In the Charities Act as originally passed, charities were able to appeal all decisions made under the Charities Act[11] (a change made from the original Charities Bill that charities had worked hard to achieve).[12]

When the Charities Commission was disestablished in 2012, it appears that the DIA sought to limit charities’ appeal rights to those of the Board only:[13] such a change would have been very significant as the Board makes only a limited number of decisions.[14] However, there is considerable uncertainty as to whether such a change was actually made: while section 59 of the Charities Act currently states that charities’ appeal rights are limited to those of the Board only, section 61 states that, in determining the appeal, the High Court may confirm, modify, or reverse the decision of the Board or the chief executive.

Clearly, the 2 provisions are inconsistent.

In 2016, the DIA tried to resolve the inconsistency by removing the words “or the chief executive” from section 61: such an amendment would have been very significant, as it would have put it beyond doubt that the vast bulk of charities’ rights of appeal were indeed removed when the Charities Commission was disestablished in 2012.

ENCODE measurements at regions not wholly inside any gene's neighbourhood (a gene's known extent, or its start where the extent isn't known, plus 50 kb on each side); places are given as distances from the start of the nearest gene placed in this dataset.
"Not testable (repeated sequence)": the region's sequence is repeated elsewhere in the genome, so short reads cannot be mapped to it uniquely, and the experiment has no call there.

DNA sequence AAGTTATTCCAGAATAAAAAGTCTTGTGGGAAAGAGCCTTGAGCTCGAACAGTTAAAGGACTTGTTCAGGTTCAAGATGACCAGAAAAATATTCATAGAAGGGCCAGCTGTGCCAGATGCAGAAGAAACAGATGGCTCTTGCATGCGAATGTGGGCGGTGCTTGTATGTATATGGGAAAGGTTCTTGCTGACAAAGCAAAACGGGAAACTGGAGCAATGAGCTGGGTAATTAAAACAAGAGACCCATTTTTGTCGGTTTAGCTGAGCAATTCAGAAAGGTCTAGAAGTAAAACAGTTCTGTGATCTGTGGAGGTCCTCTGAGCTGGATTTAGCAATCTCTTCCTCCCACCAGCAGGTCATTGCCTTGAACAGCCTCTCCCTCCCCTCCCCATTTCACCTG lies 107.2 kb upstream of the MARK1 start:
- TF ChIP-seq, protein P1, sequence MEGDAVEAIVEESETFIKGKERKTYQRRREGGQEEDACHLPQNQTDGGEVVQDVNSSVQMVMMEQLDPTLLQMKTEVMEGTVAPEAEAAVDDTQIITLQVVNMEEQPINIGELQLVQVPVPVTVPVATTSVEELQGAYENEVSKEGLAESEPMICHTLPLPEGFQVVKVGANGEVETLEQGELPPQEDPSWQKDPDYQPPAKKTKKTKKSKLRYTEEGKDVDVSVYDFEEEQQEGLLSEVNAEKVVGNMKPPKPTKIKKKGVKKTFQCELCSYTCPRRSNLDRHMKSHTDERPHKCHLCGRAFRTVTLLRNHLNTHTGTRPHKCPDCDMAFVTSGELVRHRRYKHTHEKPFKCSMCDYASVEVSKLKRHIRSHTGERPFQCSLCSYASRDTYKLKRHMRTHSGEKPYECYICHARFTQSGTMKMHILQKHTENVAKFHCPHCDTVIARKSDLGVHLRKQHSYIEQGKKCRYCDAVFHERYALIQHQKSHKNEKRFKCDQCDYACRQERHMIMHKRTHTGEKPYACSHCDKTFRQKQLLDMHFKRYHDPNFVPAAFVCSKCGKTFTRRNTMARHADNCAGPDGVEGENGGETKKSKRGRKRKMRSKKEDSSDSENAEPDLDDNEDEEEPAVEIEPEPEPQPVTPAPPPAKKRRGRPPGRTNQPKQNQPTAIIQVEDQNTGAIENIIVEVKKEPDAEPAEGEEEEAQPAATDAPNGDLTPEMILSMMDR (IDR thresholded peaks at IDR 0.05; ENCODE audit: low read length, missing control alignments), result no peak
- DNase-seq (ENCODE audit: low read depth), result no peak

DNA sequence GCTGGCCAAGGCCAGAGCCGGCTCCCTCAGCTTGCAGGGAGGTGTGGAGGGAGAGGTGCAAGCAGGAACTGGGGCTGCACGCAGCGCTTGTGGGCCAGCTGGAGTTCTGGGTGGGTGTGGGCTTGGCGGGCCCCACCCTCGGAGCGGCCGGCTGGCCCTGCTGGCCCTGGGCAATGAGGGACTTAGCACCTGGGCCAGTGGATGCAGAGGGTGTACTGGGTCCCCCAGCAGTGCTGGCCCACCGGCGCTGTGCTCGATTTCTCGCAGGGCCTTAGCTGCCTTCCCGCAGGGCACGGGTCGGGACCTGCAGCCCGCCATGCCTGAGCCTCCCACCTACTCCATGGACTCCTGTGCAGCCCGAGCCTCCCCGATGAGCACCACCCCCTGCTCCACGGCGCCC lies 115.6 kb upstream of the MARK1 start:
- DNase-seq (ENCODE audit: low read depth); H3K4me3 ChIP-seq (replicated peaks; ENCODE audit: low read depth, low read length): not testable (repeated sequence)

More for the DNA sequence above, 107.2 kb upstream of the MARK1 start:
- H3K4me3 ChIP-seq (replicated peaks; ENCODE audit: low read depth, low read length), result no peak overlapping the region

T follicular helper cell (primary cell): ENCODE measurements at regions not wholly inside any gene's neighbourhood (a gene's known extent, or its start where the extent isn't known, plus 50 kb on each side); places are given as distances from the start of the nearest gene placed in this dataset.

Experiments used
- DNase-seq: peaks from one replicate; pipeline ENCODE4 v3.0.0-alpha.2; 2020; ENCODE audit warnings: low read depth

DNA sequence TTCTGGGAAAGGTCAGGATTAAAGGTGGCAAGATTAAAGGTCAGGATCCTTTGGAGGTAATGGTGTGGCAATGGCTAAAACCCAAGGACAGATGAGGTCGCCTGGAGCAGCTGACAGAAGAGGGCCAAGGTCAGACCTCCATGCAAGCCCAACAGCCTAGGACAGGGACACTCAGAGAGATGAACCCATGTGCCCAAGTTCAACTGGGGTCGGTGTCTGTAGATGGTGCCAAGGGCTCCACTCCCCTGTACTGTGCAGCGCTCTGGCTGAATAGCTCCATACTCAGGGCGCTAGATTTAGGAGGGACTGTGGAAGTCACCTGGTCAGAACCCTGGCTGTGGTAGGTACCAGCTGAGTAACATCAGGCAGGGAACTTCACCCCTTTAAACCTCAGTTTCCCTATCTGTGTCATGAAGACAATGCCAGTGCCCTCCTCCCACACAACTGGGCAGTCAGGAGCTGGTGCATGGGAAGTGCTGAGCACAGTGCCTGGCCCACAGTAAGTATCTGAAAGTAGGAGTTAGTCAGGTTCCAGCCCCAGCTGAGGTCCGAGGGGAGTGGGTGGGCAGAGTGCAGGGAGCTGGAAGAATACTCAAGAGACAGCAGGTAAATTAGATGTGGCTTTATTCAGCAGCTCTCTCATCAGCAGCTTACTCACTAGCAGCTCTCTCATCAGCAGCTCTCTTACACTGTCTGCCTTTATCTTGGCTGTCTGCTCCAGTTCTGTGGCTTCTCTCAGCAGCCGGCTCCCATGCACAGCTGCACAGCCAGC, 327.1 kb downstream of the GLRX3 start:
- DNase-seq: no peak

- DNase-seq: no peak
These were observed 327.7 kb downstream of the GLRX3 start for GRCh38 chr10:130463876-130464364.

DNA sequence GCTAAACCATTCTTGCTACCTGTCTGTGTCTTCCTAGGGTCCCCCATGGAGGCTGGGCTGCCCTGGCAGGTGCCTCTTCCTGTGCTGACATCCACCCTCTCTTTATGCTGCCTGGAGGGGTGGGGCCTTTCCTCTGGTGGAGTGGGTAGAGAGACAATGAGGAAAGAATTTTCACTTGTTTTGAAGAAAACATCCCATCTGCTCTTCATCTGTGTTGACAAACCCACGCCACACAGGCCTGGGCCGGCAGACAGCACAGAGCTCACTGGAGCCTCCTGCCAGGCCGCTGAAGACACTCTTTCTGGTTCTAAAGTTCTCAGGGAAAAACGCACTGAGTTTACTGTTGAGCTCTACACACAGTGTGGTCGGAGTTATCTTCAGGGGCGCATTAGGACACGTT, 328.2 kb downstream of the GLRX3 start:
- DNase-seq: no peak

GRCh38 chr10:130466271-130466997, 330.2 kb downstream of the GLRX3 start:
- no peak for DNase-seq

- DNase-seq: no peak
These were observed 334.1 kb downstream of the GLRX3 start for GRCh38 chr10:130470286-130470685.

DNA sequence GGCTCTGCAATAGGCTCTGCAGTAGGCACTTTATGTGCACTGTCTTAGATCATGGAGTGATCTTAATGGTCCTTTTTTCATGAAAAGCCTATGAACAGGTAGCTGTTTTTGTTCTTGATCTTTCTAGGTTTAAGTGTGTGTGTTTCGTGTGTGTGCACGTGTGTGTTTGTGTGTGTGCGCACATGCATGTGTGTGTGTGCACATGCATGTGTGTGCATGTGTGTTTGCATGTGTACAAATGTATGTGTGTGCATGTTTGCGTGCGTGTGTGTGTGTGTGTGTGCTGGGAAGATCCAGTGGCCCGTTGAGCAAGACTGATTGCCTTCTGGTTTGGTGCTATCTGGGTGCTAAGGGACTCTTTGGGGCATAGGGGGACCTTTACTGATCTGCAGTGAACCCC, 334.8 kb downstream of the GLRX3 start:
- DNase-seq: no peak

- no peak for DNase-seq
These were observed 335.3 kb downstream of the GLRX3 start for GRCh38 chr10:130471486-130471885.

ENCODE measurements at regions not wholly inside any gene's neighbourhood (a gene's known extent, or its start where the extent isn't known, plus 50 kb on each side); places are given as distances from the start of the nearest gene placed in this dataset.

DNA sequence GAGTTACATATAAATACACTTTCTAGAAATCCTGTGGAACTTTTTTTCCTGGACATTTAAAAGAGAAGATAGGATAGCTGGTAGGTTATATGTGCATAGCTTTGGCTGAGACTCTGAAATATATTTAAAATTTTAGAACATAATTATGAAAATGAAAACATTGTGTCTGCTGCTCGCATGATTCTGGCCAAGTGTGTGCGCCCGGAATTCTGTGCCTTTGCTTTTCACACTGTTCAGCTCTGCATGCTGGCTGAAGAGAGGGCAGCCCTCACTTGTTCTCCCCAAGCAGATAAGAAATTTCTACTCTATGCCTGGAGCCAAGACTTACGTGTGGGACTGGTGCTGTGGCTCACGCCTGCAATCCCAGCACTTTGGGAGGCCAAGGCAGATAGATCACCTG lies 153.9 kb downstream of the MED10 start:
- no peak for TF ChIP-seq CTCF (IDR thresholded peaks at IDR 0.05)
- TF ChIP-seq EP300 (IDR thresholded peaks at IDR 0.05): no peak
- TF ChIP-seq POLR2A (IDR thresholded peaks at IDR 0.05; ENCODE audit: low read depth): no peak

However, the proposed amendment was not actually made: the Select Committee considering the Statutes Amendment Bill 71-1 removed the impugned amendment from the Bill “due to community concern”.[15]

Despite this history, the Bill simply assumes that the amendment was indeed made and the vast bulk of charities’ rights of appeal were indeed removed when the Charities Commission was disestablished in 2012.

With respect, it is disingenuous to claim that charities’ appeal rights are proposed to be “expanded”: to the contrary, the proposal to limit charities’ appeal rights to a mere 4 decisions of Charities Services represents the fourth attempt, after 3 previously-failed attempts, to remove the vast bulk of charities’ rights of appeal under the Charities Act.